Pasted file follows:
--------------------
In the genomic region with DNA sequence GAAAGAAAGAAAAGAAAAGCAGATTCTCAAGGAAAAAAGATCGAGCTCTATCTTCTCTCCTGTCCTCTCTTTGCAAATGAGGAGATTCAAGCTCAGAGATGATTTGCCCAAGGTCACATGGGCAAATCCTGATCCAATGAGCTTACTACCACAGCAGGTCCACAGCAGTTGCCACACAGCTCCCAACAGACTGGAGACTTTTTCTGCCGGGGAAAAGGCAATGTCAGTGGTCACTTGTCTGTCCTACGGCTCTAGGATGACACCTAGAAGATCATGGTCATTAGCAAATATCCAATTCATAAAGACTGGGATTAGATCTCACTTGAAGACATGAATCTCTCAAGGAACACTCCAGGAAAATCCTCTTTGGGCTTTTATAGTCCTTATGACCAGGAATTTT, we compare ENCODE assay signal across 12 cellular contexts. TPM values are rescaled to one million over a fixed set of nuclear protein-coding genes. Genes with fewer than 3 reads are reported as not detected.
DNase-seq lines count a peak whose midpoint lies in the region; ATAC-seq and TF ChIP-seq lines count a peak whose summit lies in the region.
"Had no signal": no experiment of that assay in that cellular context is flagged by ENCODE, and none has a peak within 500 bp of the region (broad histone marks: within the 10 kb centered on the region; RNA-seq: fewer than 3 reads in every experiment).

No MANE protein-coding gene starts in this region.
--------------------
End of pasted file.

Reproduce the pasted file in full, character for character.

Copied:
In the genomic region with DNA sequence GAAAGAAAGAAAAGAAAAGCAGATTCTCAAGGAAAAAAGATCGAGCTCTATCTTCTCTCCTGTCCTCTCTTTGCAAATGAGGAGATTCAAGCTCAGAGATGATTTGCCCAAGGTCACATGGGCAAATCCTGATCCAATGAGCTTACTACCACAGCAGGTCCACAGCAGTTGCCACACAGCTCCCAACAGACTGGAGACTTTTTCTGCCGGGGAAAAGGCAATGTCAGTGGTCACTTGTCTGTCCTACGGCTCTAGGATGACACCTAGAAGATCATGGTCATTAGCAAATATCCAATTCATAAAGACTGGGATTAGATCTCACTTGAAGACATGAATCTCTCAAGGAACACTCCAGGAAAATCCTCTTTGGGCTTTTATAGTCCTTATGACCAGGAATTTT, we compare ENCODE assay signal across 12 cellular contexts. TPM values are rescaled to one million over a fixed set of nuclear protein-coding genes. Genes with fewer than 3 reads are reported as not detected.
DNase-seq lines count a peak whose midpoint lies in the region; ATAC-seq and TF ChIP-seq lines count a peak whose summit lies in the region.
"Had no signal": no experiment of that assay in that cellular context is flagged by ENCODE, and none has a peak within 500 bp of the region (broad histone marks: within the 10 kb centered on the region; RNA-seq: fewer than 3 reads in every experiment).

No MANE protein-coding gene starts in this region.